18. Haas M. J., Shah G. N., Onsteadhaas L. M. and Mooradian A. D. 2014 Identification of ATP8B1 as a blood-brain barrier-enriched protein. Cell Mol. Neurobiol. 34, 473–478.CrossRefPubMedGoogle Scholar
  19. Hu G., Gu W., Sun P., Bai Q. and Wang B. 2016 Transcriptome analyses reveal lipid metabolic process in liver related to the difference of carcass fat content in rainbow trout (Oncorhynchus mykiss). Int. J. Genomics 2, 1–10.CrossRefGoogle Scholar
  20. Kang H. M., Zaitlen N. A., Wade C. M., Kirby A., Heckerman D., Daly M. J. et al. 2008 Efficient control of population structure in model organism association mapping. Genetics 178, 1709–1723.CrossRefPubMedPubMedCentralGoogle Scholar
  21. Kang H. M., Sul J. H., Service S. K., Zaitlen N. A., Kong S. Y., Freimer N. B. et al. 2010 Variance component model to account for sample structure in genome-wide association studies. Nat. Genet. 42, 348–354.CrossRefPubMedPubMedCentralGoogle Scholar
  22. Kawanago M., Takemura S., Ishizuka R., Kousaka T. and Shioya I. 2014 Leucine affects growth and hepatic growth-related factor gene expression in Japanese Amberjack. N. Am. J. Aquacult. 76, 415–422.CrossRefGoogle Scholar
  23. Lee H. M., Rim H. K., Seo J. H., Kook Y. B., Kim S. K., Oh C. H. et al. 2014 HOX-7 suppresses body weight gain and adipogenesis-related gene expression in high-fat-diet-induced obese mice. BMC Complement. Altern. Med. 14, 1–7.CrossRefGoogle Scholar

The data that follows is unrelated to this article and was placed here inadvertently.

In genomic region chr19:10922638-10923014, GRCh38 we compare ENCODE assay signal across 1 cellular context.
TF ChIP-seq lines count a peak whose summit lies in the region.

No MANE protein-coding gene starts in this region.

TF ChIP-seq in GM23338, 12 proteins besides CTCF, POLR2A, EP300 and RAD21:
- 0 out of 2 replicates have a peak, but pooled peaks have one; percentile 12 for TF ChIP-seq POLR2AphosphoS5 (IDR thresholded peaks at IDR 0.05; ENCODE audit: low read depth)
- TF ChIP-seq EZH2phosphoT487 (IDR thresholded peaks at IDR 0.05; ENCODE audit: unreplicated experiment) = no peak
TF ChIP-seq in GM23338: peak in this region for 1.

24. Li D., Lewinger J. P., Gauderman W. J., Murcray C. E. and Conti D. 2011 Using extreme phenotype sampling to identify the rare causal variants of quantitative traits in association studies. Genet. Epidemiol. 35, 790–799.CrossRefPubMedPubMedCentralGoogle Scholar
  25. Li H. and Durbin R. 2010 Fast and accurate long-read alignment with Burrows–Wheeler transform. Bioinformatics 25, 1754–1760.CrossRefGoogle Scholar
  26. Mohd-Yusof N. Y., Monroig O., Mohd-Adnan A., Wan K. L. and Tocher D. R. 2010 Investigation of highly unsaturated fatty acid metabolism in the Asian sea bass, Lates calcarifer. Fish Physiol. Biochem. 36, 827–843.CrossRefPubMedGoogle Scholar
  27. Mullen T. D., Hannun Y. A. and Obeid L. M. 2012 Ceramide synthases at the centre of sphingolipid metabolism and biology. Biochem. J. 441, 789–802.CrossRefPubMedPubMedCentralGoogle Scholar
  28. Murillo E., Rao K. S. and Durant A. A. 2013 The lipid content and fatty acid composition of four eastern central Pacific native fish species. J. Food Compos. Anal. 33, 1–5.CrossRefGoogle Scholar
  29. Omar D. L. C., Wen X., Ke B., Song M. and Nicolae D. L. 2009 Gene, region and pathway level analyses in whole-genome studies. Genet. Epidemiol. 34, 222–231.Google Scholar
  30. Pruitt K. and Tatusova T. D. 2005 NCBI Reference Sequence (RefSeq): a curated non-redundant sequence database of genomes, transcripts and proteins. Nucleic Acids Res. 33, 501–504.CrossRefGoogle Scholar
  31. Ren H. T., Zhang G. Q., Li J. L., Tang Y. K., Li H. X., Yu J. H. et al. 2013 Two \(\Delta \)6-desaturase-like genes in common carp (Cyprinus carpio var. Jian): Structure characterization, mRNA expression, temperature and nutritional regulation. Gene 525, 11–17.CrossRefPubMedGoogle Scholar